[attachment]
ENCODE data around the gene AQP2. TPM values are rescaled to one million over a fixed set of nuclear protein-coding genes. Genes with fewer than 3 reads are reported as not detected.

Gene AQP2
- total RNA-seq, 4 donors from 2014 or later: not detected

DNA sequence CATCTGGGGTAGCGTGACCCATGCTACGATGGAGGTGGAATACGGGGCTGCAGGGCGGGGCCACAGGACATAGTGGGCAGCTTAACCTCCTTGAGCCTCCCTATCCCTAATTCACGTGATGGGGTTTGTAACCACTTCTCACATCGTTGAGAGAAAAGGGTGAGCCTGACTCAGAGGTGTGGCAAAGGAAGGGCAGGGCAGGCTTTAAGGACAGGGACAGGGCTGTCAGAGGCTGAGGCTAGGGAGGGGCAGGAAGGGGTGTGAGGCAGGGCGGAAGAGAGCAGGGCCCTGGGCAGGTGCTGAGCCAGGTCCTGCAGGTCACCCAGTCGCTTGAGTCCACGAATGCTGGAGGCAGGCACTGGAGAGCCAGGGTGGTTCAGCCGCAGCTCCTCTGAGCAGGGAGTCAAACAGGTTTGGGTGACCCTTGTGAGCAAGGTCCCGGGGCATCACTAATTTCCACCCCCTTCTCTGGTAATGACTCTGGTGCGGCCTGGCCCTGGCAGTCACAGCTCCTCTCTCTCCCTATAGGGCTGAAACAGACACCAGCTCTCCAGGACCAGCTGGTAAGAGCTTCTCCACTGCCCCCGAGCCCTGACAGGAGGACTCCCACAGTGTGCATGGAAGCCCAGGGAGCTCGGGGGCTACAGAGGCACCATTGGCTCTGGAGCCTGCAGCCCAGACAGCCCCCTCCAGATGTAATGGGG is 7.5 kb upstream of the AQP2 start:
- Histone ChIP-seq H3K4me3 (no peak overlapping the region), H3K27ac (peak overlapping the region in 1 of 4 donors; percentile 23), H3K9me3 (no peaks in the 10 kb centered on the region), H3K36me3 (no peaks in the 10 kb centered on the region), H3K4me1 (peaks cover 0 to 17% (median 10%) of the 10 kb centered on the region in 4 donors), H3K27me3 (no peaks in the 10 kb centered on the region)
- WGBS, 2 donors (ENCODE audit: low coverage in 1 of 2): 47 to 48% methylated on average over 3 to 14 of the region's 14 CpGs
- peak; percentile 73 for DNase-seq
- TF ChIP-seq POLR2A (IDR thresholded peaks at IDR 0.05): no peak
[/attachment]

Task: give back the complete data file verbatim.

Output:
ENCODE data around the gene AQP2. TPM values are rescaled to one million over a fixed set of nuclear protein-coding genes. Genes with fewer than 3 reads are reported as not detected.

Gene AQP2
- total RNA-seq, 4 donors from 2014 or later: not detected

DNA sequence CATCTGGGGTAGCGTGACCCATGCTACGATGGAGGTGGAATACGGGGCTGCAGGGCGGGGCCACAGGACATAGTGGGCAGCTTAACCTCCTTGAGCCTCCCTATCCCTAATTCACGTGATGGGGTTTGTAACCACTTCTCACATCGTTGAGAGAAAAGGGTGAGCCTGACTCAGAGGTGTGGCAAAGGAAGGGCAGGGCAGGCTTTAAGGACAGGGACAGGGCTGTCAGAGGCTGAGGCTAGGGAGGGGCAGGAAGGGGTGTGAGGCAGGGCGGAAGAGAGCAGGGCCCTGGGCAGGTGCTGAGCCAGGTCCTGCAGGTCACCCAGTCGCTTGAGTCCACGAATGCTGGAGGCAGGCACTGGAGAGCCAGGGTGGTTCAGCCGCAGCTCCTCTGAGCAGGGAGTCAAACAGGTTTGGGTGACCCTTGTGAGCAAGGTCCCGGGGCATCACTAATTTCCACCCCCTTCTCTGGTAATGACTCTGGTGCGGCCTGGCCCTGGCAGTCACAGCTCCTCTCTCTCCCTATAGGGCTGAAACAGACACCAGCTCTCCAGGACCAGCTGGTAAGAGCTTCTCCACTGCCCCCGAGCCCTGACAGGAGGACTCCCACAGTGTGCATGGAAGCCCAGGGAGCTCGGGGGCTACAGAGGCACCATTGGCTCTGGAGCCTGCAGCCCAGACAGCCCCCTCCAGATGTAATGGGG is 7.5 kb upstream of the AQP2 start:
- Histone ChIP-seq H3K4me3 (no peak overlapping the region), H3K27ac (peak overlapping the region in 1 of 4 donors; percentile 23), H3K9me3 (no peaks in the 10 kb centered on the region), H3K36me3 (no peaks in the 10 kb centered on the region), H3K4me1 (peaks cover 0 to 17% (median 10%) of the 10 kb centered on the region in 4 donors), H3K27me3 (no peaks in the 10 kb centered on the region)
- WGBS, 2 donors (ENCODE audit: low coverage in 1 of 2): 47 to 48% methylated on average over 3 to 14 of the region's 14 CpGs
- peak; percentile 73 for DNase-seq
- TF ChIP-seq POLR2A (IDR thresholded peaks at IDR 0.05): no peak